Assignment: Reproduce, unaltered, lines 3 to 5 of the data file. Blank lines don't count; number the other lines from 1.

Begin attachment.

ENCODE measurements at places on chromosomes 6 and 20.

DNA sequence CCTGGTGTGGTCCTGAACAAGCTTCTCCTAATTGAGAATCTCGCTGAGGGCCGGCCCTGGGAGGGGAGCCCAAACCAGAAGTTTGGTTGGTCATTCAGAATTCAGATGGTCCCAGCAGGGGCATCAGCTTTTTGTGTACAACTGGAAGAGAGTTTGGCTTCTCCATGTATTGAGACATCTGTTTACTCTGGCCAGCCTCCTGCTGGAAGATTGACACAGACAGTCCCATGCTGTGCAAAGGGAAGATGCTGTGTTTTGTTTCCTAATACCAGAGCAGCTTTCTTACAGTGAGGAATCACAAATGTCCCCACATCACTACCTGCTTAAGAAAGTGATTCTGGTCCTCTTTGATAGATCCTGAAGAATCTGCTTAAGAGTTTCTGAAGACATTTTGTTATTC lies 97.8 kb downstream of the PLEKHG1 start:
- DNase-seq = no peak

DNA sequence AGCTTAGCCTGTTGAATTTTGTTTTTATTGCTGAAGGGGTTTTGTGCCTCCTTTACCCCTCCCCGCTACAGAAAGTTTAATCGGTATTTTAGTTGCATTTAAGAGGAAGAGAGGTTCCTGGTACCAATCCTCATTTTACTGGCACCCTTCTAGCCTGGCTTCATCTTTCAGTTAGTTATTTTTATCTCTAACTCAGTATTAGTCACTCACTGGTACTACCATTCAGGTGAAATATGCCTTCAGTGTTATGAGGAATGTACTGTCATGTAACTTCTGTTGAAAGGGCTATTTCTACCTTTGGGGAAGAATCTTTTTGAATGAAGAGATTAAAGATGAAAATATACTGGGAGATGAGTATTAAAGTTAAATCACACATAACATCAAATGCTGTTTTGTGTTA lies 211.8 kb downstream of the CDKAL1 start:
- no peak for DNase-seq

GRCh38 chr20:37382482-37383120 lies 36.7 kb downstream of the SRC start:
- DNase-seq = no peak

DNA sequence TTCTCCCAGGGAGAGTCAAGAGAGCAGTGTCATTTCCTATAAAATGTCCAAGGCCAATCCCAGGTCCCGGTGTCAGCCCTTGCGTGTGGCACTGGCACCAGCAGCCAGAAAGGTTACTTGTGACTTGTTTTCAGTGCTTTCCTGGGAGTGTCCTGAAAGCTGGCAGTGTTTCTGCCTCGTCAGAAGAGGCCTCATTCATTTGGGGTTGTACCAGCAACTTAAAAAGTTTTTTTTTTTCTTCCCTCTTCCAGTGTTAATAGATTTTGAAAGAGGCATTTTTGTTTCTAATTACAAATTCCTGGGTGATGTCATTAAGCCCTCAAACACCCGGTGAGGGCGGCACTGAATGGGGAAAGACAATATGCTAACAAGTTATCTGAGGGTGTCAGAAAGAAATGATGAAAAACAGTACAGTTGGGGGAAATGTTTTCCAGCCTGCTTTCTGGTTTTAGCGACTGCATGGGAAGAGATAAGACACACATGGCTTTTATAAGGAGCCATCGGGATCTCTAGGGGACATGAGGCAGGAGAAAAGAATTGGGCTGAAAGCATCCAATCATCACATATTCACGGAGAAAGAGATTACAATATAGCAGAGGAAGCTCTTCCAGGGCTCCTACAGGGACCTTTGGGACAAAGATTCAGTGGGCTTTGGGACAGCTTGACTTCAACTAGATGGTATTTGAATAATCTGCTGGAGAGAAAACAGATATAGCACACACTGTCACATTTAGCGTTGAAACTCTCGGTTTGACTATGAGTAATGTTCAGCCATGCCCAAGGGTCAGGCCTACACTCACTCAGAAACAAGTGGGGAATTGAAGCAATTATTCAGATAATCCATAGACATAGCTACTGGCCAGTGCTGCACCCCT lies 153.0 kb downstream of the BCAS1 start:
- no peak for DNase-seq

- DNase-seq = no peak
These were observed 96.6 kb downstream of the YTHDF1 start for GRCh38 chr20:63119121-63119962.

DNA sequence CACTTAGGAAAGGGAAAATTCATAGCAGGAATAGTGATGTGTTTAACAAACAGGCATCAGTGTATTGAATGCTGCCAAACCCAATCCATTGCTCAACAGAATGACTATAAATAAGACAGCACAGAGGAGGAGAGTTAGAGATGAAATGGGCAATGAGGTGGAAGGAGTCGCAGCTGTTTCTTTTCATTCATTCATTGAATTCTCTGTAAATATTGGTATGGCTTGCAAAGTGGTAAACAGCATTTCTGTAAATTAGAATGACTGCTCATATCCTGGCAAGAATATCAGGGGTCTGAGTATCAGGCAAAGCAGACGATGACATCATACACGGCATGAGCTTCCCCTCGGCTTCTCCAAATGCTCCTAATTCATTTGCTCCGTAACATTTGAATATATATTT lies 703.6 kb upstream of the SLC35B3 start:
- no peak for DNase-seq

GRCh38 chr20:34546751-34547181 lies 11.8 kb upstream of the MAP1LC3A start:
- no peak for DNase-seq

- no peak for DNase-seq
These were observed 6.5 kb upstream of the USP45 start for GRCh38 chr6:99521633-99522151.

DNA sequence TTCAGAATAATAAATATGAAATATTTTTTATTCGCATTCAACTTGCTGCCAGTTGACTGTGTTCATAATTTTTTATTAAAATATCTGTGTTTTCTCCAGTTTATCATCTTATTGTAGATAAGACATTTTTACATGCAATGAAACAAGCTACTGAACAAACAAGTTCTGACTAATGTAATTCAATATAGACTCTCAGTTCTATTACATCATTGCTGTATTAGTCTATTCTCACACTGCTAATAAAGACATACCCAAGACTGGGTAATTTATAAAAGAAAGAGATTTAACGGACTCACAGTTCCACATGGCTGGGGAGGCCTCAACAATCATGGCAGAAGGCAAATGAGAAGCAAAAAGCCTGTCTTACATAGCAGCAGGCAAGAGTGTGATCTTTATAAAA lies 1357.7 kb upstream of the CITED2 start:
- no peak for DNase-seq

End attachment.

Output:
- DNase-seq = no peak

DNA sequence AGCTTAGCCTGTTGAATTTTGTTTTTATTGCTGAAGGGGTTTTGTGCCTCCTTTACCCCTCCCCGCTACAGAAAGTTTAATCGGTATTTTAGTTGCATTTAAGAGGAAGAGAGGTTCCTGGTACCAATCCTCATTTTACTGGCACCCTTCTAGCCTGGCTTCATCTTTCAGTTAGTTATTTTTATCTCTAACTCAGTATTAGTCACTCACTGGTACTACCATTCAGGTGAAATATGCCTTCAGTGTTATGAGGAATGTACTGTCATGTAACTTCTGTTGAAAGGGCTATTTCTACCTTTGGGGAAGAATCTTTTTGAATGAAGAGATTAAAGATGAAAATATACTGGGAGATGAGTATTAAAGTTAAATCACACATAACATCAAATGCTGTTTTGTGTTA lies 211.8 kb downstream of the CDKAL1 start:
- no peak for DNase-seq